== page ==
Dam Cliffs- Danger the whole family can enjoy

Once upon a time the powers that be decided to build a dam.

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The dam is situated to a series of massive cliffs.

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The locals told me to try the “spiral staircase”.

We climbed down this ladder thinking it was the spiral staircase. Quite possibly it wasn’t, because there was no spiral.

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We ended up on the underside of the dam, which was kind of spooky, but standing on slippery pillars above a sheer drop to dubious murky waters was a plus.

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But let’s forget about the underworld of the dam, and have a look at what the actual dam has to offer.

Firstly, the water is very deep. It is clear and swimming with tiny fishes that nibble on your feet and possibly free you from dead skin cells.

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Sploosh!

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Secondly, because it is so deep, almost everyone that comes here jumps off this cliff.

It’s shaped to conveniently allow you to jump off gradually higher and higher. I had a friend who started at the top, took a look down, then climbed down to the second highest level. He looked down, then climbed to the lowest level. He gave up, sat down, and said, “Today, I did not give in to peer pressure.”

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Jumping off this cliff does not lead to any injuries. However, if you don’t pin drop with your legs closed together, you may find that you leave the water feeling strangely violated, as water rushes quickly upwards and into your buttocks. For those of you that want a good clean, this may prove to be a blessing.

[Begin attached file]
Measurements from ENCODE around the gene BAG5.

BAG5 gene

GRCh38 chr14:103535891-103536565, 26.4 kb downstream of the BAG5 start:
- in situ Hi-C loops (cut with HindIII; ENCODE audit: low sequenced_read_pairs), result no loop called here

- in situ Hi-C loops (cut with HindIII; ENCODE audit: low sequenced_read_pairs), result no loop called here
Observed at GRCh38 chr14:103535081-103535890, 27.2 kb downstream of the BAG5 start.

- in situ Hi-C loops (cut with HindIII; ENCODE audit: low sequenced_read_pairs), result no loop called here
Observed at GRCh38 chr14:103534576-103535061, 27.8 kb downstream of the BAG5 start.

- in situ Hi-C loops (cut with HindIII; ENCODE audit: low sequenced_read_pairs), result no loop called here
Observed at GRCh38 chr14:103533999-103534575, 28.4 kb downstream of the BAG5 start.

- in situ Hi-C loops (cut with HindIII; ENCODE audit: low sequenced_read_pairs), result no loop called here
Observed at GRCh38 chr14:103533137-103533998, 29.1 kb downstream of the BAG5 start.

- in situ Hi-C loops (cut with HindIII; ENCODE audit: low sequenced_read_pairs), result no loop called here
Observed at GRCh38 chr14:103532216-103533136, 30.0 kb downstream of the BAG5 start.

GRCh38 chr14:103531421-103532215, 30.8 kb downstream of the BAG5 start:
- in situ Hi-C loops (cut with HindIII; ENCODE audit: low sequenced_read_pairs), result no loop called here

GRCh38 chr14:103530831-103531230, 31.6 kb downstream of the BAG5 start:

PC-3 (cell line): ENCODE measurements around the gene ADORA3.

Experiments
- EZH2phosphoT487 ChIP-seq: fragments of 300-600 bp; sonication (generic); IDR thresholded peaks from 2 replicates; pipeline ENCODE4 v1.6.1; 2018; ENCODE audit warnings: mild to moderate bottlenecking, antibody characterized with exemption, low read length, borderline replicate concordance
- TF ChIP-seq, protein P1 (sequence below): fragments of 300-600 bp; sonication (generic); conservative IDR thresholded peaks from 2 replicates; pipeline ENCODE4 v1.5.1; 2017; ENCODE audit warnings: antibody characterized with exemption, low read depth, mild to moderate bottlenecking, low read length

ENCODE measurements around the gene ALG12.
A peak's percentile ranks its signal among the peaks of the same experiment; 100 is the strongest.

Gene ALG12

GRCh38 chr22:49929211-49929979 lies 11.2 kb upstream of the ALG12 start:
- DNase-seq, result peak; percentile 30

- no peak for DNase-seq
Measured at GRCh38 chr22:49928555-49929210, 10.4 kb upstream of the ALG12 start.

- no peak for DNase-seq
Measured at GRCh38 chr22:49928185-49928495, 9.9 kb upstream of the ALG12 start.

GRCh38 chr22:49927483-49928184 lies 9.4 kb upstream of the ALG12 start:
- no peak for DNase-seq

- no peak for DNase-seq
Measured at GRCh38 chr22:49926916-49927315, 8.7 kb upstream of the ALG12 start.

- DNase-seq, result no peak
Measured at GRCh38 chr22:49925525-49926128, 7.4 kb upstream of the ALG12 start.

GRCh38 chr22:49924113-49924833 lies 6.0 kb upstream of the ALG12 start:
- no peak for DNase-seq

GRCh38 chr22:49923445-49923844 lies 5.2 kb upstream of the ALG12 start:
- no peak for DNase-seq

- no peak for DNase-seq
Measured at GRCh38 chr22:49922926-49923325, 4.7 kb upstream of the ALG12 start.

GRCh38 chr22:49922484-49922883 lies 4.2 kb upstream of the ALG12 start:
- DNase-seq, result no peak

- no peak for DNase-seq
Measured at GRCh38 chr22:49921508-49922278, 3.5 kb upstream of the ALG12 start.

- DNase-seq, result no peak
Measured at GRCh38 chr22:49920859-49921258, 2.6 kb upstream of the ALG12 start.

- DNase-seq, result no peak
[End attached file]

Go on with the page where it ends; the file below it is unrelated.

This cliff is also spectacular for rock climbing. You don’t need a harness because if you fall off – you just plummet into the water, instead of into your doom.

The reason I called this post, “Danger the whole family can enjoy” is because of a particular cliff swing.

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Now I am all for a bit of swinging. I’ve swung on much lower cliff swings. However, this cliff swing left me looking like THIS:

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This is an actual picture of my body following the incident.

Needless to say, it was a very funny experience. One second, I’m swinging down, feeling the rush of wind in my glorious hair. The next second, the water has smacked me in the side, and half of my body is in immense pain. I don’t normally swear, but I was pretty sure I was yelling out a combination of obscenities as I tried to stay afloat.

My partner (who is normally a bit hesitant about jumping) leapt off without a hesitation and swum me to shore. My hero!

I have pretty much recovered apart from a nasty bruise, but I actually don’t regret the experience, and maybe in the future I might try it again. I think I have terrible grip strength, and with a bit of practice, in time I will be able to do the swing.

Apparently there were two young boys lining up behind me, who saw me smack into the water, and said, “Um… maybe not”, and ran off.